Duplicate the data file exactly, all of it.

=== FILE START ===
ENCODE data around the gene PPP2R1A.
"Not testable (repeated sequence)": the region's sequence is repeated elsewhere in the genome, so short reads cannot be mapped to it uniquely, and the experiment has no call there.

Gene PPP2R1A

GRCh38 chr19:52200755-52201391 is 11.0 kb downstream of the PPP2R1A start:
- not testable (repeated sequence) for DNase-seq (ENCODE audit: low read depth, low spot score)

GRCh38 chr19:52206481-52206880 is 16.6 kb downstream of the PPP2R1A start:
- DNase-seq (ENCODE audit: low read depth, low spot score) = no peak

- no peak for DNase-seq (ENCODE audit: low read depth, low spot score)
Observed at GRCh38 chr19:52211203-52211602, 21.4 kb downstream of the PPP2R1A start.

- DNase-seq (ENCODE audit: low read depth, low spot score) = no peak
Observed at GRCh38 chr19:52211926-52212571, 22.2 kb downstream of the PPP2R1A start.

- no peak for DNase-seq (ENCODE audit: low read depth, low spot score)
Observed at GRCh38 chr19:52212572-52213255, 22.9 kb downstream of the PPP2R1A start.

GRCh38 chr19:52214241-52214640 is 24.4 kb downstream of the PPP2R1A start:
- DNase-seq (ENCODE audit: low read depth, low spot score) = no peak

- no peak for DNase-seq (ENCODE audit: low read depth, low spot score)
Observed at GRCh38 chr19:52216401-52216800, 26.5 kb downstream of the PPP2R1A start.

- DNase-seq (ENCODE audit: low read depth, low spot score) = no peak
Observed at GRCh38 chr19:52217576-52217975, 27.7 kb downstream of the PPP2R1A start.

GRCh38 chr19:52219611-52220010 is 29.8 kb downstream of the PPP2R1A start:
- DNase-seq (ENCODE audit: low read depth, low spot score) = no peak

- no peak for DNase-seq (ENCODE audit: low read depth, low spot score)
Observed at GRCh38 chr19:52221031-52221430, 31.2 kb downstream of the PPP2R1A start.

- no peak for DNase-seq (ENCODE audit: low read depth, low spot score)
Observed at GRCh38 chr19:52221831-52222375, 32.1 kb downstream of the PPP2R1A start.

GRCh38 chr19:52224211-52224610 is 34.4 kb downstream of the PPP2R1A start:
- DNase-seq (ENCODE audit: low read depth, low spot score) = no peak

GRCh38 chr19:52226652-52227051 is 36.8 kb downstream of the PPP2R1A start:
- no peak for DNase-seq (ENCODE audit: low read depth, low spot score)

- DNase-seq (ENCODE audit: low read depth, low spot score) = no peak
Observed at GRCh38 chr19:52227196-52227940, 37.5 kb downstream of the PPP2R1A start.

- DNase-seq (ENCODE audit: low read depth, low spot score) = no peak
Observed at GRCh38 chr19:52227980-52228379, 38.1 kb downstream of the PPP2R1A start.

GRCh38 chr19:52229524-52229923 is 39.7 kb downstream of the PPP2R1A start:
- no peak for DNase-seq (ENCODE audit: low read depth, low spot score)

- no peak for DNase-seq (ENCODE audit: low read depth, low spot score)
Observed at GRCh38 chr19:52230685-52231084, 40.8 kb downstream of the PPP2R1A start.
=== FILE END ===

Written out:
ENCODE data around the gene PPP2R1A.
"Not testable (repeated sequence)": the region's sequence is repeated elsewhere in the genome, so short reads cannot be mapped to it uniquely, and the experiment has no call there.

Gene PPP2R1A

GRCh38 chr19:52200755-52201391 is 11.0 kb downstream of the PPP2R1A start:
- not testable (repeated sequence) for DNase-seq (ENCODE audit: low read depth, low spot score)

GRCh38 chr19:52206481-52206880 is 16.6 kb downstream of the PPP2R1A start:
- DNase-seq (ENCODE audit: low read depth, low spot score) = no peak

- no peak for DNase-seq (ENCODE audit: low read depth, low spot score)
Observed at GRCh38 chr19:52211203-52211602, 21.4 kb downstream of the PPP2R1A start.

- DNase-seq (ENCODE audit: low read depth, low spot score) = no peak
Observed at GRCh38 chr19:52211926-52212571, 22.2 kb downstream of the PPP2R1A start.

- no peak for DNase-seq (ENCODE audit: low read depth, low spot score)
Observed at GRCh38 chr19:52212572-52213255, 22.9 kb downstream of the PPP2R1A start.

GRCh38 chr19:52214241-52214640 is 24.4 kb downstream of the PPP2R1A start:
- DNase-seq (ENCODE audit: low read depth, low spot score) = no peak

- no peak for DNase-seq (ENCODE audit: low read depth, low spot score)
Observed at GRCh38 chr19:52216401-52216800, 26.5 kb downstream of the PPP2R1A start.

- DNase-seq (ENCODE audit: low read depth, low spot score) = no peak
Observed at GRCh38 chr19:52217576-52217975, 27.7 kb downstream of the PPP2R1A start.

GRCh38 chr19:52219611-52220010 is 29.8 kb downstream of the PPP2R1A start:
- DNase-seq (ENCODE audit: low read depth, low spot score) = no peak

- no peak for DNase-seq (ENCODE audit: low read depth, low spot score)
Observed at GRCh38 chr19:52221031-52221430, 31.2 kb downstream of the PPP2R1A start.

- no peak for DNase-seq (ENCODE audit: low read depth, low spot score)
Observed at GRCh38 chr19:52221831-52222375, 32.1 kb downstream of the PPP2R1A start.

GRCh38 chr19:52224211-52224610 is 34.4 kb downstream of the PPP2R1A start:
- DNase-seq (ENCODE audit: low read depth, low spot score) = no peak

GRCh38 chr19:52226652-52227051 is 36.8 kb downstream of the PPP2R1A start:
- no peak for DNase-seq (ENCODE audit: low read depth, low spot score)

- DNase-seq (ENCODE audit: low read depth, low spot score) = no peak
Observed at GRCh38 chr19:52227196-52227940, 37.5 kb downstream of the PPP2R1A start.

- DNase-seq (ENCODE audit: low read depth, low spot score) = no peak
Observed at GRCh38 chr19:52227980-52228379, 38.1 kb downstream of the PPP2R1A start.

GRCh38 chr19:52229524-52229923 is 39.7 kb downstream of the PPP2R1A start:
- no peak for DNase-seq (ENCODE audit: low read depth, low spot score)

- no peak for DNase-seq (ENCODE audit: low read depth, low spot score)
Observed at GRCh38 chr19:52230685-52231084, 40.8 kb downstream of the PPP2R1A start.